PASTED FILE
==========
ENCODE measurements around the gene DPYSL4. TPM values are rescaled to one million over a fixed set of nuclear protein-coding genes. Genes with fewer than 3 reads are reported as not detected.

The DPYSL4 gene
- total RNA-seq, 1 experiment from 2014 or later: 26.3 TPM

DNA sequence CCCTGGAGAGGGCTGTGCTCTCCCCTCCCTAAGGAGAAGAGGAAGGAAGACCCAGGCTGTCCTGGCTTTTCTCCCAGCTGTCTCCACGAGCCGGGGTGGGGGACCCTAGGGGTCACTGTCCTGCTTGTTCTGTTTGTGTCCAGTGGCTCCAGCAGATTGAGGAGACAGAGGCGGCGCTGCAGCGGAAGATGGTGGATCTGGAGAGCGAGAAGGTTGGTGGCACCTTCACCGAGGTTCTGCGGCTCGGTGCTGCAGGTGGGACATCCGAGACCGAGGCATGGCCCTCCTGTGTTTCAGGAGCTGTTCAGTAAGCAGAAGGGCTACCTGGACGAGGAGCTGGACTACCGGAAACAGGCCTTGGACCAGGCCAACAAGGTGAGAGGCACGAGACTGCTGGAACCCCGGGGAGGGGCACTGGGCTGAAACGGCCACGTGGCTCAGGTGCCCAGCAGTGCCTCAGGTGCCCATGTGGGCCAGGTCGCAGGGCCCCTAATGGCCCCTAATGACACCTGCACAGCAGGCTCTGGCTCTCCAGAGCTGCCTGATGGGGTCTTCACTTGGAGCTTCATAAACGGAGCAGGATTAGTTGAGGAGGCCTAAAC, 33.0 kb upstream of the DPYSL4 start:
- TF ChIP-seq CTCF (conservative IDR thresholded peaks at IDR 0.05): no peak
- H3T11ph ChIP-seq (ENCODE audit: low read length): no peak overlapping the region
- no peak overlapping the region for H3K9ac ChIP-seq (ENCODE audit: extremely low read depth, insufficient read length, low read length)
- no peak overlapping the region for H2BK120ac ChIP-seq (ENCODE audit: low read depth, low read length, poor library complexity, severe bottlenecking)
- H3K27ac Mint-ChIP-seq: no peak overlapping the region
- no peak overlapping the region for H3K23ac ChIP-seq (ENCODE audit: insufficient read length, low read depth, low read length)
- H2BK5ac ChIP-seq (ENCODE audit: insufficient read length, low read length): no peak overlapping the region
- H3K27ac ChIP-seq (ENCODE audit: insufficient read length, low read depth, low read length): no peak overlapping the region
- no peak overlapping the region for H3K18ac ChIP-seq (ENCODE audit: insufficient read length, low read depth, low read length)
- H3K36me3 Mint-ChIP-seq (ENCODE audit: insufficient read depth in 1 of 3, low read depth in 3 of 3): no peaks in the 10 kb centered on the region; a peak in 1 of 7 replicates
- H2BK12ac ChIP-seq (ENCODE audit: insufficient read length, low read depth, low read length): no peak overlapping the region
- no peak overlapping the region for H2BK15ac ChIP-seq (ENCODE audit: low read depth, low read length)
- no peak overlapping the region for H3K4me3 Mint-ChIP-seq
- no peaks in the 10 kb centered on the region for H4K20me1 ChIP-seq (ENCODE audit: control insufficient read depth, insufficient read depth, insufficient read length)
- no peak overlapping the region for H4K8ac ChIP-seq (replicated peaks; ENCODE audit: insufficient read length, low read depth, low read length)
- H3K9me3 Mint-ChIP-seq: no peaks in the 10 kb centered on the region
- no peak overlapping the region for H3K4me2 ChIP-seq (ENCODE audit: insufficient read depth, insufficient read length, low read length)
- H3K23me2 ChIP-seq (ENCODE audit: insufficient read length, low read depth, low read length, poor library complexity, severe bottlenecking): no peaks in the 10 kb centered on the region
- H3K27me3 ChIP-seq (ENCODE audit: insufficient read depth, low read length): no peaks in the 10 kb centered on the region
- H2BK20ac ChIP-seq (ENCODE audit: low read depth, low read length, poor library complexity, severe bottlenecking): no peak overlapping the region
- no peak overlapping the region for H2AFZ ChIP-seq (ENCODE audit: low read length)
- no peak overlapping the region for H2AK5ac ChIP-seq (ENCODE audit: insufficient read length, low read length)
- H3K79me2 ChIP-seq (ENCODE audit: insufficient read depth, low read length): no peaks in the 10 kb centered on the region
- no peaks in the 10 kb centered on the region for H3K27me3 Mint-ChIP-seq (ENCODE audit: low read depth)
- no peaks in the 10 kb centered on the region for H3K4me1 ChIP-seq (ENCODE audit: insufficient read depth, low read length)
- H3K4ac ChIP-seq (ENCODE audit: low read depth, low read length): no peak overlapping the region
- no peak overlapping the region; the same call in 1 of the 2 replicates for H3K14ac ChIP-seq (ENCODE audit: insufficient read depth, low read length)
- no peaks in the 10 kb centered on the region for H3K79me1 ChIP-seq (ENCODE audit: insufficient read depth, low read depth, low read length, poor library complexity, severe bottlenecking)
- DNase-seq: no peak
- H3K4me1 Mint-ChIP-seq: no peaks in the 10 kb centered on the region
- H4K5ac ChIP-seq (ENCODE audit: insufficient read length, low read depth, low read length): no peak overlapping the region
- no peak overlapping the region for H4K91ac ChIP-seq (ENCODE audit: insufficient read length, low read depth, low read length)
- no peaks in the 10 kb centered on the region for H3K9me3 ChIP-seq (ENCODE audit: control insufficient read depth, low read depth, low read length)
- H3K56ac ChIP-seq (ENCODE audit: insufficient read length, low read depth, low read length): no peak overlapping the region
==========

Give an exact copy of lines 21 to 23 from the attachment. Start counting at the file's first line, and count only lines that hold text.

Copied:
- no peak overlapping the region for H3K4me2 ChIP-seq (ENCODE audit: insufficient read depth, insufficient read length, low read length)
- H3K23me2 ChIP-seq (ENCODE audit: insufficient read length, low read depth, low read length, poor library complexity, severe bottlenecking): no peaks in the 10 kb centered on the region
- H3K27me3 ChIP-seq (ENCODE audit: insufficient read depth, low read length): no peaks in the 10 kb centered on the region